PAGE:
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Catalog No. —
OrHi 79802
Date —
circa 1899
Era —
1881-1920 (Industrialization and Progressive Reform)
Themes —
Arts, Education
Credits —
Oregon Historical Society
Regions —
Portland Metropolitan
Author —
Edwin D. Jorgensen

Portland High School, c. 1899

Photographer Edwin D. Jorgensen captured this image of Portland High School circa 1899. Constructed between 1883 and 1885, the building stood on the corner of SW Fourteenth and Morrison streets for forty-four years and served as a high school until 1912. It housed fifteen classrooms, two recitation rooms, a library, museum, laboratory, art room, model room, administrative offices, and a large assembly hall. The building’s impressive size and Semi-Norman architectural style suggested that high school was to be a permanent aspect of public school education in Portland.

Public high school had modest and tentative beginnings in Portland. School board officials opened the city’s first public high school on April 26th 1869 in two rooms of an existing primary school. Professor J.W. Johnson, who later became the first president of University of Oregon, led the original group of forty-five scholars as their principal. Prior to this time the only way to receive education beyond grammar school was to attend one of the city’s private secondary schools. Some opponents of public high school wanted to keep it that way—they thought it was unnecessary and unfair for taxpayers to support education past the primary level.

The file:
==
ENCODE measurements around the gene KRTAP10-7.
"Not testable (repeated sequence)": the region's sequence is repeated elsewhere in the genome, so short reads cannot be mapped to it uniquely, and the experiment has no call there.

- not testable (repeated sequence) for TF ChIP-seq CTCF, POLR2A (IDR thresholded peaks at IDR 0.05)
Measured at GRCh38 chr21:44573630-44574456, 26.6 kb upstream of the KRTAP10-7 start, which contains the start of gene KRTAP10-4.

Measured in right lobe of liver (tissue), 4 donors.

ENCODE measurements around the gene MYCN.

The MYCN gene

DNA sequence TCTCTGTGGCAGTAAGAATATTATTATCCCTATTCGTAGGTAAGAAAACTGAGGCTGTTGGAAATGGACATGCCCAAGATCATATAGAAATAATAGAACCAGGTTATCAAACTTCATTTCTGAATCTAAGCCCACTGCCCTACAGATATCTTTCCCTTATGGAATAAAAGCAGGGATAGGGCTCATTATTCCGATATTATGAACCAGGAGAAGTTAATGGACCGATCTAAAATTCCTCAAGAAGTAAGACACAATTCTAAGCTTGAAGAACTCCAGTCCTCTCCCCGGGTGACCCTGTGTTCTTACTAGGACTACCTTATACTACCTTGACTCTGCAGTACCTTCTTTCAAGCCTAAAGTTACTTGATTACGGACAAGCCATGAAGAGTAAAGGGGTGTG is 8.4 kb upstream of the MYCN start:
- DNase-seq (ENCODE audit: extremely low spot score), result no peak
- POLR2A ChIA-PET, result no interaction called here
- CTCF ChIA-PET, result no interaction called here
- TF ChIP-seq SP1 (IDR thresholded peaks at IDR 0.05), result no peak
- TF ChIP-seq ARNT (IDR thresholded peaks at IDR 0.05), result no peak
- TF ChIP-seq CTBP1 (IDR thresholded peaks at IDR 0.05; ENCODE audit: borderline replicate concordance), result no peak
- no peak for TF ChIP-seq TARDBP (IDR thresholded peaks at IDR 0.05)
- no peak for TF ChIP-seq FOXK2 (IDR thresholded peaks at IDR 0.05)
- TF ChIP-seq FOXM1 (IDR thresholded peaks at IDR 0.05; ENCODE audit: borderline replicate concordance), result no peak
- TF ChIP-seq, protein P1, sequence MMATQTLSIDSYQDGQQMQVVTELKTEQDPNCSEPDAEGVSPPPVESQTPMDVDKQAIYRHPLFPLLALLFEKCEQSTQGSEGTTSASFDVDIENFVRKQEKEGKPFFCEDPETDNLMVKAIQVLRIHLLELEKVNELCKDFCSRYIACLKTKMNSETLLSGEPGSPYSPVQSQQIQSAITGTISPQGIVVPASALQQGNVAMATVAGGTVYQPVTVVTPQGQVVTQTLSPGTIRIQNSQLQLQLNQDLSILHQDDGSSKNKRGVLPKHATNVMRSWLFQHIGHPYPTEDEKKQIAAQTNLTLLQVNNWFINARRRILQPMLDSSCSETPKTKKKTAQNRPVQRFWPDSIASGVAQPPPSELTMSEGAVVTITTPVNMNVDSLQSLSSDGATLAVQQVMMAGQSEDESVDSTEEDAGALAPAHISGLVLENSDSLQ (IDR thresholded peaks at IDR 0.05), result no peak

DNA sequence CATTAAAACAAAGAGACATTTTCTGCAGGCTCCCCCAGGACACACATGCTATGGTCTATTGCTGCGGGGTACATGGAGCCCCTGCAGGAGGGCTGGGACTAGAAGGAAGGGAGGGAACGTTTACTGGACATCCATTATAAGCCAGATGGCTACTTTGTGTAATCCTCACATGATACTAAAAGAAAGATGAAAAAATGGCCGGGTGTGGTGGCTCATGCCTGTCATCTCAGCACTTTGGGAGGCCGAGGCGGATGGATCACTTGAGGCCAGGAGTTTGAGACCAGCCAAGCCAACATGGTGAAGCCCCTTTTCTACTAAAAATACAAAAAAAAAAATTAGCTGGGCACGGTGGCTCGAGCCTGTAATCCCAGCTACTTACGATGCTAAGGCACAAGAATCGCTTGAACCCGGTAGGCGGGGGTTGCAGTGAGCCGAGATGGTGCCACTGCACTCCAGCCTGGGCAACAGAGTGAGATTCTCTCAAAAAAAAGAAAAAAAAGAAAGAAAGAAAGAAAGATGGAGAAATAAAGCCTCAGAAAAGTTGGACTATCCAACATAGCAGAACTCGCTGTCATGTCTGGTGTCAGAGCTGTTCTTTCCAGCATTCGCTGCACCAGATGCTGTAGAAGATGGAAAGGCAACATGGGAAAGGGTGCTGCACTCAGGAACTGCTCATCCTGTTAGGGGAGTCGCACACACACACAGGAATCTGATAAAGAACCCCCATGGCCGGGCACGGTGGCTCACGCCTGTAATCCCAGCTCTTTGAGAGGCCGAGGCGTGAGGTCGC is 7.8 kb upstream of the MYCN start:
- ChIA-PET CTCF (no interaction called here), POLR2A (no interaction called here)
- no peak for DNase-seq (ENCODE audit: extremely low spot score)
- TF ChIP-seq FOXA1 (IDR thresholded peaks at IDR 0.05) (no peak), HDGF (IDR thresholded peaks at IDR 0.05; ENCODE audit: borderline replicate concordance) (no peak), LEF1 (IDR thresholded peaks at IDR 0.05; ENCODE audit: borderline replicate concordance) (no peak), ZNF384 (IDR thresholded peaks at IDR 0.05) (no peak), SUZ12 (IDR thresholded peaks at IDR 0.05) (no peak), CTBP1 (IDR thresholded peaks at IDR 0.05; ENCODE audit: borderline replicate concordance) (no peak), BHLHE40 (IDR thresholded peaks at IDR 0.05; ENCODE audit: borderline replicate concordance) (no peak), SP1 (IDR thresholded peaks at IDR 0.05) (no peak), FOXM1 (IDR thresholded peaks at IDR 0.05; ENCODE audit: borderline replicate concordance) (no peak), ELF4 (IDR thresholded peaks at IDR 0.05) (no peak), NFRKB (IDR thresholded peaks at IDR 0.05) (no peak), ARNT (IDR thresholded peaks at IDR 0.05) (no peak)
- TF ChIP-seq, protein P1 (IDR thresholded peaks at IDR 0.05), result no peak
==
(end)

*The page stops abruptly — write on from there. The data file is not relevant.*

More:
Despite resistance, the institution grew and curriculum standardized over the next fifteen years. In 1873 a board of examiners conducted the first written exam for promotion from primary school to the high school. In 1875 five pupils, of the 121 total enrolled, passed a completion examination and created Portland’s first high school graduating class.

As the school expanded it relocated three times prior to the construction of the Portland High School building. School board directors voted to erect a building primarily for high school use in 1883. To fund the construction, they levied an extra tax. Construction halted for nearly a year in 1884 because costs greatly exceeded original estimates, conflicts over quality arose between school board directors and contractors, and taxpayers grew impatient. After the directors secured additional funding and the contractors made progress, Portland High School’s first classes met September 1885. Over the next decade increased enrollments gradually filled the grand building, and public high school became an undisputed fixture in the city.

Further Reading:
United States.  Works Project Administration, Oregon. History of Education in Portland.  Edited by Alfred Powers and Howard McKinley Corning. Portland, Oreg., 1937.

Robbins, William. Oregon: This Storied Land. Portland, Oreg., 2005.

Written by Sara Paulson, © Oregon Historical Society, 2006.